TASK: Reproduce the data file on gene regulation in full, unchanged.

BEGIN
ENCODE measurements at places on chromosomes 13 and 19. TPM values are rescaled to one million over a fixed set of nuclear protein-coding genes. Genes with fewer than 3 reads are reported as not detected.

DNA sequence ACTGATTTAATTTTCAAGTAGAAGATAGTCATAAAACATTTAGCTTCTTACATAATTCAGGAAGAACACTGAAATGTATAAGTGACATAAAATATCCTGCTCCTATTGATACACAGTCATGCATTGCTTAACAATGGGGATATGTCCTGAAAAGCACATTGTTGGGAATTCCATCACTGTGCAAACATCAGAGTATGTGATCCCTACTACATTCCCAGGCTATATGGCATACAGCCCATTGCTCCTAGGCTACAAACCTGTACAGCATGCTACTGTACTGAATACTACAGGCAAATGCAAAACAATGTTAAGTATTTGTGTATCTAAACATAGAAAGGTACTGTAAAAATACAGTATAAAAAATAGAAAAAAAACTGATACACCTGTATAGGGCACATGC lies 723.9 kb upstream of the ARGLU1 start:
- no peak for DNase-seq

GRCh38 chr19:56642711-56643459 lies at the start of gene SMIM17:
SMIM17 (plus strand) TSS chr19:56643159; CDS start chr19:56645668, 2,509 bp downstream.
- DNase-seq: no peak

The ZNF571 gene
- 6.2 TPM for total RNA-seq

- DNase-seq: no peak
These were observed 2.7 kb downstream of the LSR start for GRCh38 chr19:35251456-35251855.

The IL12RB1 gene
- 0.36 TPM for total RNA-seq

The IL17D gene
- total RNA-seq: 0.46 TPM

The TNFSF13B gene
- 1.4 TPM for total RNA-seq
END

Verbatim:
ENCODE measurements at places on chromosomes 13 and 19. TPM values are rescaled to one million over a fixed set of nuclear protein-coding genes. Genes with fewer than 3 reads are reported as not detected.

DNA sequence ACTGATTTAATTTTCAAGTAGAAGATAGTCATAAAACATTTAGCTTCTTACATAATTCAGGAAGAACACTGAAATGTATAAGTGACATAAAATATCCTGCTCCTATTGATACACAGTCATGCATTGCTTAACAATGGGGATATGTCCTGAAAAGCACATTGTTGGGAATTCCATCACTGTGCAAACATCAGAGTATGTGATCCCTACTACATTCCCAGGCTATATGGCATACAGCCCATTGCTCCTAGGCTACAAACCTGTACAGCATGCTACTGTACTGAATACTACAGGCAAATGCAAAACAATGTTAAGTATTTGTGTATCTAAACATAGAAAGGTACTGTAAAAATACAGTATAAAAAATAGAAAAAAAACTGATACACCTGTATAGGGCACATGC lies 723.9 kb upstream of the ARGLU1 start:
- no peak for DNase-seq

GRCh38 chr19:56642711-56643459 lies at the start of gene SMIM17:
SMIM17 (plus strand) TSS chr19:56643159; CDS start chr19:56645668, 2,509 bp downstream.
- DNase-seq: no peak

The ZNF571 gene
- 6.2 TPM for total RNA-seq

- DNase-seq: no peak
These were observed 2.7 kb downstream of the LSR start for GRCh38 chr19:35251456-35251855.

The IL12RB1 gene
- 0.36 TPM for total RNA-seq

The IL17D gene
- total RNA-seq: 0.46 TPM

The TNFSF13B gene
- 1.4 TPM for total RNA-seq